Monday, August 04, 2008

Aramis - A Professed Member of the SFO

August 3, 2008, my wife and I, along with 10 other folks, made our profession into the Secular Franciscan Order (SFO). It was the largest class professing into this regional chapter in quite some time.

You might ask, who are Secular Franciscans?

The Secular Franciscan Order is that branch of the worldwide Franciscan Family and was founded by St. Francis of Assisi in the early 1200s. The Secular Franciscan Order is made up of laity and diocesan clergy.

Its aim is to make present in the life and mission of the Church the charism, or special gift, given to St. Francis and passed on to all his followers - to renew and build up the Body of Christ from within with a simple, straight-forward living of the gospel of Jesus Christ.

Prior to the profession ceremony yesterday our formation director read us the following from Adrienne von Speyr (The Magnificat - August 2008 pp 77-78):

With us, the call is always in danger of being relegated to the past. We rest in it instead of growing in it, instead of clinging to the Lord day after day in his word, in his Eucharist and in every other mode of his presence among and for us. We should attach much more importance to the call and its duration. We are ready to believe that the Lord looks down on us from heaven and is present to us in the Host. But we are less ready to believe that, once his call has been heard and answered, it continues to echo in our lives, that it never ceases to do so, that the word must never become a resting-place. The call should be as important to us as the most serious concerns of the Church - both our own call and that of others. We must remain, at any cost, in the number of those who keep the call alive in themselves, and we must pray for the grace to do so. Often we feel that we are safe as long as we pray. "As long as I pray the breviary every day, as long as I pray at all, everything will somehow be all right." But we forget that the call is just as important in our lives as prayer is. Actually, we should hear again in every prayer the words: "You follow me." ... All (we can do is) leave everything to him and follow him as well as we are able ...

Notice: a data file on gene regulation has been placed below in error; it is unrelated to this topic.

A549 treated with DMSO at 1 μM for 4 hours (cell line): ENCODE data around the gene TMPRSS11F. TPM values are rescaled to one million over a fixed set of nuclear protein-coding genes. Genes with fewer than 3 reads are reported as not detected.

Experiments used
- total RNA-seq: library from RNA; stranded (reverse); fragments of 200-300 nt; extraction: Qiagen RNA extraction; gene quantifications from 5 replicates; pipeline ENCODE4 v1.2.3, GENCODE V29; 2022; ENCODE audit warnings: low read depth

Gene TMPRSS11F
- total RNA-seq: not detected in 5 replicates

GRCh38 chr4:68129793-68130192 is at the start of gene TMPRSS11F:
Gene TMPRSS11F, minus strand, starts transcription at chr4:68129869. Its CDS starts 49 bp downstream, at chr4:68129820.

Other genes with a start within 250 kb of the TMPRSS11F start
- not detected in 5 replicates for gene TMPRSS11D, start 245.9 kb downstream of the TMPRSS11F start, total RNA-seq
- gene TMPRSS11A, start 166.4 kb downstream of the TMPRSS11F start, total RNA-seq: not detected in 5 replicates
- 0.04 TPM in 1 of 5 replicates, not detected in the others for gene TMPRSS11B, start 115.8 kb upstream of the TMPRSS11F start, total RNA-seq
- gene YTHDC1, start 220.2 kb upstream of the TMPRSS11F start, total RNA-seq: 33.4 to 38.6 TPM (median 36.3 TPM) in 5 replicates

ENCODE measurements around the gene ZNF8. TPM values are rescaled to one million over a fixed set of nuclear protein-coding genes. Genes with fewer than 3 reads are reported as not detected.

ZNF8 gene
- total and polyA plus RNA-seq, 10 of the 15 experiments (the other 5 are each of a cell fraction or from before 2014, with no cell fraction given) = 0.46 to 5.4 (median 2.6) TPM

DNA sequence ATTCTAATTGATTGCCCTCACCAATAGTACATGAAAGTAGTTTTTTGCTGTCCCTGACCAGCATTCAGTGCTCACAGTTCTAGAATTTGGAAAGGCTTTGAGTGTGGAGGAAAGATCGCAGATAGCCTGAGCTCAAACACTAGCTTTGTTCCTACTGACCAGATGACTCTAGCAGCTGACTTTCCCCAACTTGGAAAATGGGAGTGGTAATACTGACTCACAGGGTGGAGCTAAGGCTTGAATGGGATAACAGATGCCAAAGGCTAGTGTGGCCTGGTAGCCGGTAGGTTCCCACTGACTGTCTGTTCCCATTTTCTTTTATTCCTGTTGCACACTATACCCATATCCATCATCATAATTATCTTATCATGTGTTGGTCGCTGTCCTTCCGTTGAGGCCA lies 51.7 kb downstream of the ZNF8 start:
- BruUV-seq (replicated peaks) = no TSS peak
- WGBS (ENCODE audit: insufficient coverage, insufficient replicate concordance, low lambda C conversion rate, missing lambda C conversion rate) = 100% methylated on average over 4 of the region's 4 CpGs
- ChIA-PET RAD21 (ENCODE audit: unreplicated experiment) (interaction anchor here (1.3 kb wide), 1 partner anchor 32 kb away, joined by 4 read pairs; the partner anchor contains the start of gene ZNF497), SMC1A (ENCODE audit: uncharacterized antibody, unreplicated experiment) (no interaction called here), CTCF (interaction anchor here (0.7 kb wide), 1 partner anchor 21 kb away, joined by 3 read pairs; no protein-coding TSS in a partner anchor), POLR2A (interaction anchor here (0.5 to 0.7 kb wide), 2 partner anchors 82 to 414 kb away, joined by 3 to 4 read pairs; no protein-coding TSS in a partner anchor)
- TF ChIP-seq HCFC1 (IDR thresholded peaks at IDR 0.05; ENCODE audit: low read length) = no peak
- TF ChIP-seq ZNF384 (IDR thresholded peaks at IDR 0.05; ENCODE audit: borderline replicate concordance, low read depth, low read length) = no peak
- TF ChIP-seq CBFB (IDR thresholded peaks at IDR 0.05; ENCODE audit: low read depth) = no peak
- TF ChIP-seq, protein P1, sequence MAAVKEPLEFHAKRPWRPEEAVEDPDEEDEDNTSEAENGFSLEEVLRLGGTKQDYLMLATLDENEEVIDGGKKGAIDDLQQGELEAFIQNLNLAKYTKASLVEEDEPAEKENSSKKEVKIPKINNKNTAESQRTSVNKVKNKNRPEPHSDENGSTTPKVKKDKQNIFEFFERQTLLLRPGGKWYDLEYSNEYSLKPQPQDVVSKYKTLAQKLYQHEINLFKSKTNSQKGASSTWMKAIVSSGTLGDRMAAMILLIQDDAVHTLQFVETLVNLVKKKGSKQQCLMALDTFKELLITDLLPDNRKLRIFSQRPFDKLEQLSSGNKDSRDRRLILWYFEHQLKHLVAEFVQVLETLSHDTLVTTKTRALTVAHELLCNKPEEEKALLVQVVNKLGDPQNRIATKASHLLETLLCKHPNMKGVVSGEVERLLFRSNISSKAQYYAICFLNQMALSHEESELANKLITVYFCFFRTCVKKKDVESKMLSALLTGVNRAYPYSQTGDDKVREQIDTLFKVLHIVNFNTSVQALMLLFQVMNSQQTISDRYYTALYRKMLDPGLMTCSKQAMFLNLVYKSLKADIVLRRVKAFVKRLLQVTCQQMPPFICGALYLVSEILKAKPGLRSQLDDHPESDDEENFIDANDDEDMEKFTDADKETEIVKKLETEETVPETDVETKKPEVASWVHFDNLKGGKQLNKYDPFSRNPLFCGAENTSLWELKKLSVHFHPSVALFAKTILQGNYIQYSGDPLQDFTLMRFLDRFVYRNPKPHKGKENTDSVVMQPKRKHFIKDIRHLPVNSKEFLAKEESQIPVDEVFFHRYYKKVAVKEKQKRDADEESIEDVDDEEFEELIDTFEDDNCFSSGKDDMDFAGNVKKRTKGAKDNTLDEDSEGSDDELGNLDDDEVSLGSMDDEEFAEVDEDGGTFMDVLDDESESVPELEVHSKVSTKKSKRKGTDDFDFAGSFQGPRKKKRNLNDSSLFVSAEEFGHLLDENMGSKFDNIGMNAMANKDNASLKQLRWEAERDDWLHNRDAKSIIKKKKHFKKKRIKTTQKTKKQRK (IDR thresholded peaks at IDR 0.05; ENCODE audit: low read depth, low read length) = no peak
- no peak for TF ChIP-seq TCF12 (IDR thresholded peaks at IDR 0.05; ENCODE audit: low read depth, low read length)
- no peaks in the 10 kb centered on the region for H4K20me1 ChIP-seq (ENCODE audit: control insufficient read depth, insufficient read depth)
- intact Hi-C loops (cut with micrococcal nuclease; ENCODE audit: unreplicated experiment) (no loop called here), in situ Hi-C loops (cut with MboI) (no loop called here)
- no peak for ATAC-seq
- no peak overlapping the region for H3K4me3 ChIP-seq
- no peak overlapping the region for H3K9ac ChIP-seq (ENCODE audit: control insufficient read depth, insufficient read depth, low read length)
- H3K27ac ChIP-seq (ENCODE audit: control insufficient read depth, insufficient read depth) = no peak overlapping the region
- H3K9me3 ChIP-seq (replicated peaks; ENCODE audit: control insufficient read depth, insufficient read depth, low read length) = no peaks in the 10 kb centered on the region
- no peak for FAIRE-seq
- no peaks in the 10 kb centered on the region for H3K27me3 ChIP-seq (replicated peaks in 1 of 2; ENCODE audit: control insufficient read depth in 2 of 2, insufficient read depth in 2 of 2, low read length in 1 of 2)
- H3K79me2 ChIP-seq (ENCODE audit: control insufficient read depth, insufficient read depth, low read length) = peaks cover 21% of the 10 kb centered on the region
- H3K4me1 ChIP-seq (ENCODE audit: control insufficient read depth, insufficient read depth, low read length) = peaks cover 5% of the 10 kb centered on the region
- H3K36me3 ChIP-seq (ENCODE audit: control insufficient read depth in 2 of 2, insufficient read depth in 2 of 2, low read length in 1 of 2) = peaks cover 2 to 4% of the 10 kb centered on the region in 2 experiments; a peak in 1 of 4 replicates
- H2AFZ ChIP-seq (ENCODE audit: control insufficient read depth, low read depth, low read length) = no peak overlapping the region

As he lay dying, Francis told his brothers, “I have done what was mine to do, may Christ now teach you what you are to do.” I don't believe all are called to live within a structure of a religious order, however my question now is, have you heard your calling to participate in building up the Body of Christ through prayer lately?


Henry Karlson said...

Congratulations. You know my Metropolitan is Franciscan? There have always been a strong connection between the Franciscans and the Byzantines: the church St Francis rebuilt was an Italo-Byzantine parish, and the crucifix was an Italo-Byzantine crucifix.

David Nybakke said...

Dear Henry,

Is this the Metropolitan you are referencing? Pretty cool. I noticed he celebrated his 49th anniversary of profession yesterday.

Henry Karlson said...


Yes, he's my Metropolitan, and when I was over in Parma, he was my Eparch. Interesting story about 2000: when I went to Italy, my parish priest, also a Byzantine Franciscan, told me I had to go to Assisi or I wouldn't be welcomed back (of course, he was joking, and I had already made the arrangements to visit Assisi).

St Francis -- and St Anthony of Padua -- are both important saints for me; each for their own reason. St Francis' spirituality has been a major influence on mine, and influenced me in some of my own life choices I've made (i.e., ways of living, not necessary, but virtuous in their own way). St Anthony of Padua -- sort of became a secondary patron for me: I was chrismated under St Antony/Anthony of Egypt, but many people, hearing Anthony, thought it was St Anthony of Padua, the only Anthony they knew, and I would get statues and the like of St Anthony of Padua. So I took it that St Anthony found me as one he wanted to take on as well. And so I visited him in Italy, as well, and I've also found much of his life story an inspiration for me as well.

So again congratulations, and I hope it is just the start of a new, and ever greater step in your spiritual journey!